It also was discovered that many people in Columbia and even in university offices still had older PCs running Windows 98 and Acrobat Reader 4.0 or 5.0, which like Preview did not support embedded audio/video and most of the other advanced interactive features that Adobe introduced with Acrobat 6.0.
The realization that a large percentage of the subscribers never had an opportunity to fully experience eMprint was a great disappointment, but it also taught an important lesson — always start simple and only add features when there is a high-level of confidence that most people will have the essential tools and know-how.
Interactive forms: This was the most frequently used feature by those who viewed the eMprint editions with Acrobat or Adobe Reader 6.0 and later versions. Subscribers were able to write and submit letters to the editor or comment on stories directly from each eMprint edition. If the subscribers were offline at the time, the contents of the interactive forms would be saved in the outboxes of the subscribers’ e-mail programs. The next time they connected to the Internet, the contents would be sent to the newspaper. Several advertisers also used this feature.
Embedded audio/video elements: These were used only occasionally with stories because the Missourian did not have newsroom staff dedicated to producing audio and video. However, nearly every eMprint edition included at least one audio or video element embedded in ads.
Few eMprint subscribers played the audio/video elements, mainly because they were not viewing the editions with Acrobat or Adobe Reader 6.0 and later versions. But a significant number of subscribers who responded to the e-mail surveys said they rarely clicked on multimedia elements because they nearly always encountered problems, such as not having the correct media player or version of the player.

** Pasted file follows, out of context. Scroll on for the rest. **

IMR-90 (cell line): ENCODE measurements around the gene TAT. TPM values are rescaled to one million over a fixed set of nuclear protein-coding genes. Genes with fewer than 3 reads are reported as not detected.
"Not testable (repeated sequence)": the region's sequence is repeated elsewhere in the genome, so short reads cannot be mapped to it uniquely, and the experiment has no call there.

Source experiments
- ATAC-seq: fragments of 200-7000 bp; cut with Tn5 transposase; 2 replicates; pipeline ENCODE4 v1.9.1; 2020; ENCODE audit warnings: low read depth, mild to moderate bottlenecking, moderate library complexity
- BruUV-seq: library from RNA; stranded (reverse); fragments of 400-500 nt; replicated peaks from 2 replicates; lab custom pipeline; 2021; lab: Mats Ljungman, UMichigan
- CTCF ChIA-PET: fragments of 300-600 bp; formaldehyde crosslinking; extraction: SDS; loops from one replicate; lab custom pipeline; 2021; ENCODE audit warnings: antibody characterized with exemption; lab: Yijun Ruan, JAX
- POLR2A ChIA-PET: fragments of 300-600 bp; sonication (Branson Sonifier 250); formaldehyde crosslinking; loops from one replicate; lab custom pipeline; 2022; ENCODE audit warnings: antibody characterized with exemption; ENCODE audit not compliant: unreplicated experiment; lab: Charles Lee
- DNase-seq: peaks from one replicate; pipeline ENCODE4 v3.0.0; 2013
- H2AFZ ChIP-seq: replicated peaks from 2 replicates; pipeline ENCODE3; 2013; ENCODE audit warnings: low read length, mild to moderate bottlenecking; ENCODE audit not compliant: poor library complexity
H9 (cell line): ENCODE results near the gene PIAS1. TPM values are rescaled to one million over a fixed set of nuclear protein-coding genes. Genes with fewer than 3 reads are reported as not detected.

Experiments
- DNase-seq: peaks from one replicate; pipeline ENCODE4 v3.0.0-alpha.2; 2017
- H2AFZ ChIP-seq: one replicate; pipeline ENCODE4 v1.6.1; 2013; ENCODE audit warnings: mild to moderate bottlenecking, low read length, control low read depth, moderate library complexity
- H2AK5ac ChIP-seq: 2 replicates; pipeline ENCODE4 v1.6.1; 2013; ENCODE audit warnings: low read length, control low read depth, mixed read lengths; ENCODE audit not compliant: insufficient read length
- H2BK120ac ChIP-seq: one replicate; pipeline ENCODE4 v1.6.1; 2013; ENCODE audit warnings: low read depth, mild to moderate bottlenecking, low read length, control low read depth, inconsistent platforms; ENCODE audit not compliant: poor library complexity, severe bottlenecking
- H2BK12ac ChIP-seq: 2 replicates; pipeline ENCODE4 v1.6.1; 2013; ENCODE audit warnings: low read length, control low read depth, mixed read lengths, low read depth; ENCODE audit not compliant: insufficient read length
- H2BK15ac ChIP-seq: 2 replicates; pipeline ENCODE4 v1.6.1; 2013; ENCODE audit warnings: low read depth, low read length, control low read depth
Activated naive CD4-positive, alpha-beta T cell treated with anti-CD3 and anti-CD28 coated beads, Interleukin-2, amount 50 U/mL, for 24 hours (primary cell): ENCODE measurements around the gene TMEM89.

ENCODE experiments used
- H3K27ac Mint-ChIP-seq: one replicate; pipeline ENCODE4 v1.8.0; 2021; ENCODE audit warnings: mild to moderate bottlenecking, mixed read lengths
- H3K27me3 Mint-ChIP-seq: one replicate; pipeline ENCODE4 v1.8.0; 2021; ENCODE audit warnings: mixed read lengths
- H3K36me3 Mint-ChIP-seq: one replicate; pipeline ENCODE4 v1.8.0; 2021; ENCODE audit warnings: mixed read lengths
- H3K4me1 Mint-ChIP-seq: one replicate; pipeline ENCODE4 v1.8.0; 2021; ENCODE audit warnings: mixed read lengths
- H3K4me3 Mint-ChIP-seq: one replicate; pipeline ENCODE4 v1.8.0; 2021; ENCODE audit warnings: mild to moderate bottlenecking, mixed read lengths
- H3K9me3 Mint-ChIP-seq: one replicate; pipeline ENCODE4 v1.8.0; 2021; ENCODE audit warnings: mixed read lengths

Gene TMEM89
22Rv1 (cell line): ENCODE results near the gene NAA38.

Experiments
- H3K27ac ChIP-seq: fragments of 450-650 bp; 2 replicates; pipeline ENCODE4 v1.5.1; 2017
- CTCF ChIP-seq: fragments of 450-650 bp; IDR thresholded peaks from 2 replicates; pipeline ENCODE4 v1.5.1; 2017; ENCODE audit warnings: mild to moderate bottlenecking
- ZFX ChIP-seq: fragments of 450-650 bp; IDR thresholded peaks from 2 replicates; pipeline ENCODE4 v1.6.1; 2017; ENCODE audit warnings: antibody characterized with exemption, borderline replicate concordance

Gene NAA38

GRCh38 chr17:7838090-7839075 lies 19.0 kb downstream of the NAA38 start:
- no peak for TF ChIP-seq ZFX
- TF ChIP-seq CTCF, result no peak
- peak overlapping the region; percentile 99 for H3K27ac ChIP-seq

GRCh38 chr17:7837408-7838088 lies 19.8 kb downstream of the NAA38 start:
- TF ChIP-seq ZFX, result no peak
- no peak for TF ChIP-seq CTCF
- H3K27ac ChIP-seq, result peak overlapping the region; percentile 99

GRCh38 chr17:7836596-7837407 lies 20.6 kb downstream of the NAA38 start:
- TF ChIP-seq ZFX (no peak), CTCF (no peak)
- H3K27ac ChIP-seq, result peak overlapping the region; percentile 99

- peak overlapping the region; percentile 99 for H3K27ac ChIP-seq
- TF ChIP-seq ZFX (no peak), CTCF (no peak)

The subscribers’ argument for not clicking on multimedia elements regrettably was reinforced during the second phase of the project when Adobe introduced Acrobat and Reader 7.0. It turned out that this version was incompatible with QuickTime Player 7.0, so until Adobe released version 7.1 several months later, subscribers who had installed the latest software could not play multimedia elements.
Informally, some subscribers also told us they didn’t click on the embedded video or audio files because they expected a long delay. None realized that the embedded files actually downloaded with the eMprint editions and would launch quickly without reconnecting to the Internet.
Show-hide elements: This Adobe Acrobat feature, also called “layered-content” elements, allowed readers to toggle between multiple content layers on a page. For example, they could toggle through six days worth of Doonesbury cartoons or a selection of houses featured by a real estate firm. The eMprint news graphics and ads could have as many as 10 layers. But for reasons already mentioned, few subscribers were able to take advantage of this compelling feature.